Chris Murphy, McMahon’s Democratic opponent, said her comments were the “latest desperate attempt to distance herself from the right-wing agenda and Republican party she strongly supports.”
Joe Scarborough, a former Republican congressman from Florida, whose MSNBC program “Morning Joe” is a favorite of Beltway insiders, spent most of his program Tuesday pillorying Romney’s misstep.
“Those words would never cross the lips of Jeb Bush, Chris Christie, Paul Ryan,” Scarborough told his co-hosts. “They would never say that in a million years. This guy is seeming — he just seems too insulated by wealth and by life experience.”
Later, on NBC’s “Today,” Scarborough said Romney was reeling from “one of the worst weeks for any presidential candidate in a general election that any of us can remember.”
“This is dangerous – not because he’s going to lose that 47 percent of the vote – but because you’re going to start seeing suburban voters, swing voters, storm away from the campaign as quickly as possible unless he fixes it,” Scarborough added.
Appearing on the same NBC program, businessman and Romney supporter Donald Trump said Romney shouldn’t apologize for his comment.
“We’ve seen enough apologizing already,” Trump said. “He cannot apologize. What he said is probably what he means, and he did say [it was] inartfully stated. The fact is he cannot apologize, he is going for those independents, but he won’t get the votes of a lot of people he’s discussing, and if you’re not going to get their votes, let’s go on with it, but do not apologize.”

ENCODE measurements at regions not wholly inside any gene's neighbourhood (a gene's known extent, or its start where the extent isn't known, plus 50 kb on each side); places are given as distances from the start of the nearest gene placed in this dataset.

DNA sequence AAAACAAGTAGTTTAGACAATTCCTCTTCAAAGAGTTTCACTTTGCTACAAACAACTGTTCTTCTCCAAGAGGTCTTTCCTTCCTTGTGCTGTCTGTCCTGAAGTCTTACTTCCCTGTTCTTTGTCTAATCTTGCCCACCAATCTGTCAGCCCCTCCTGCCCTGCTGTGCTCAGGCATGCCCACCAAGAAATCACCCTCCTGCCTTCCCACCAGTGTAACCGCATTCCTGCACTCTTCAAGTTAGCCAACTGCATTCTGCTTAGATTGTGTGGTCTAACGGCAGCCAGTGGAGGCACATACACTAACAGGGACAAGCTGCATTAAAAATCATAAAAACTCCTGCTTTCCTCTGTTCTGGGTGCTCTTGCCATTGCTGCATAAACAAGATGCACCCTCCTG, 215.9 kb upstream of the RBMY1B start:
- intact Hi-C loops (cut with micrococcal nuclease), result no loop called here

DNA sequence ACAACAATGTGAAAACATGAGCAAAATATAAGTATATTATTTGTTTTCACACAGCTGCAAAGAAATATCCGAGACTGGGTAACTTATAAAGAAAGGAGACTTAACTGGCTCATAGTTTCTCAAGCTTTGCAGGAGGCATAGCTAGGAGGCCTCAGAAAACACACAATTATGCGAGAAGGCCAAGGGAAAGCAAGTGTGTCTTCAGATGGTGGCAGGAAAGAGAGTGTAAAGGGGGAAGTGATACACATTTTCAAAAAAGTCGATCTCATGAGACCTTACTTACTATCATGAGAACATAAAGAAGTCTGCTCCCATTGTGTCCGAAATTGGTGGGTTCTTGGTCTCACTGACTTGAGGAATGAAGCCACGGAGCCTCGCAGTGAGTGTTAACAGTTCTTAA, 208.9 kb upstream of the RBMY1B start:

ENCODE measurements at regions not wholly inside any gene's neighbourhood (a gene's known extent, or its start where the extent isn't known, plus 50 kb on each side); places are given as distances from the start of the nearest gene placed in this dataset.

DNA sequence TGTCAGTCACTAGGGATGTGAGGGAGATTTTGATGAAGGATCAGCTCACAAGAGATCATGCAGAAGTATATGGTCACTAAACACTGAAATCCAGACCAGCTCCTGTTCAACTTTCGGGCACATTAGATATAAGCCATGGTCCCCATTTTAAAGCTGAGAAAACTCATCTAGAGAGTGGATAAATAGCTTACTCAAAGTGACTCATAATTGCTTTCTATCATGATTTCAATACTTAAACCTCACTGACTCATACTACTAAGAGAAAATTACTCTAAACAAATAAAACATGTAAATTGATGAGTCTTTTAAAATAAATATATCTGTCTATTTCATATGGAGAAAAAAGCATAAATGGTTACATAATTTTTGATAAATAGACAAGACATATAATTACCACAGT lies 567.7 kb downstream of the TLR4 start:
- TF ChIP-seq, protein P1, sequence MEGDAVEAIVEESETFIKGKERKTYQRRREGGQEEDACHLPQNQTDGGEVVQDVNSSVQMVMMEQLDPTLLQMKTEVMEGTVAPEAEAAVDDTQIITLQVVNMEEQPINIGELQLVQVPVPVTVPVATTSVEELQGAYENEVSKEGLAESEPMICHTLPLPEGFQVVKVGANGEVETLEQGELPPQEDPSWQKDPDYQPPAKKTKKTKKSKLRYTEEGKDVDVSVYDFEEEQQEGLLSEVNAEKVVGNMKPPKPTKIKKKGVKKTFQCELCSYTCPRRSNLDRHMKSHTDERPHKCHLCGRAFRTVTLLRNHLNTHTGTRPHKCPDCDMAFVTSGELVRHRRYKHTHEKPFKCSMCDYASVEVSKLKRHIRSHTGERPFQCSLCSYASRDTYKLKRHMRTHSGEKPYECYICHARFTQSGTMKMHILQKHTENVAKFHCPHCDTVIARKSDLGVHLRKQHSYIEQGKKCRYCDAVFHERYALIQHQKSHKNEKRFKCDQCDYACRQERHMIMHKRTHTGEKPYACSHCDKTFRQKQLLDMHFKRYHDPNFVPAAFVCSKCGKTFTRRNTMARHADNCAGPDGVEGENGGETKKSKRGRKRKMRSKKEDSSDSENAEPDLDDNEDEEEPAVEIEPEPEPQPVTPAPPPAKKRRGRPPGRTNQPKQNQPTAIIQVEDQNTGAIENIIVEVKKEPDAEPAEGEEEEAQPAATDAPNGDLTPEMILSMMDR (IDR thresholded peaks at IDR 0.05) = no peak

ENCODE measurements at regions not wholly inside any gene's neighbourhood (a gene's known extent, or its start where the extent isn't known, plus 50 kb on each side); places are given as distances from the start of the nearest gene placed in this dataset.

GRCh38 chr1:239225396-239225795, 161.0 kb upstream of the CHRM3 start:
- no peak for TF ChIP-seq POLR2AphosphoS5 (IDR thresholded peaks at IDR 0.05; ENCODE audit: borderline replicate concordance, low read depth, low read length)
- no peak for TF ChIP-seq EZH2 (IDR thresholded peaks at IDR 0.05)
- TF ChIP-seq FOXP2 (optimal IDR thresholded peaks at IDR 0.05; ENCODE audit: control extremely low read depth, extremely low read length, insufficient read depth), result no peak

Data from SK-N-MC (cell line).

Trump also lamented that Republicans generally “are not being tough enough. They’re not – I can’t say down and dirty – but that’s exactly what President Obama is doing with them. They have to fight fire with fire, the Republicans have to get tougher or they’re going to lose this campaign.”
But Rick Davis, who advised Sen. John McCain’s failed 2008 presidential bid, attempted to put the Romney comments in context and urged the GOP candidate to use the moment to recast his campaign.
Noting that “everybody has their YouTube moment in American politics,” Davis told “CBS This Morning” on Tuesday that Romney’s response to the videos in the coming days is “critical.”
“This is a character-building moment,” Davis said. “The American public looks in at various times during a campaign and I promise you they’ll be looking in this week. And it may be a fresh candidate for Mitt Romney the candidate to try to connect with voters.”
But conservative radio talk show host and commentator Laura Ingraham said Romney was merely expressing a viewpoint shared by many political pundits – that the nation is closely divided and that Romney and Obama are fighting to convince just a small slice of the electorate.
“The percentage might be off by 1 or 2 percentage points depending on how you formulate it,” Ingraham told Fox News. “The bottom line is Mitt Romney speaking at a fundraiser about the challenges a Republican faces in this presidential race – not all that unlike what political pundits, many of them hyperventilating today, have said. That there is a small slice of the electorate that is undecided. That’s basically what he said there.”
“The idea that you’re declaring, ‘Well, the race is over. Mitt Romney doesn’t care about people.’ Meanwhile, you have a president whose policies have undermined the 47 percent.”
Ingraham added that the political press should focus more on Obama’s plans to spend most of Tuesday raising money from celebrities — including musicians Jay-Z and Beyonce – after appearing tonight on CBS’s “The Late Show with David Letterman.”
She did not mention that a taped interview with Romney is slated to air on the popular daytime television program “Live with Kelly and Michael.”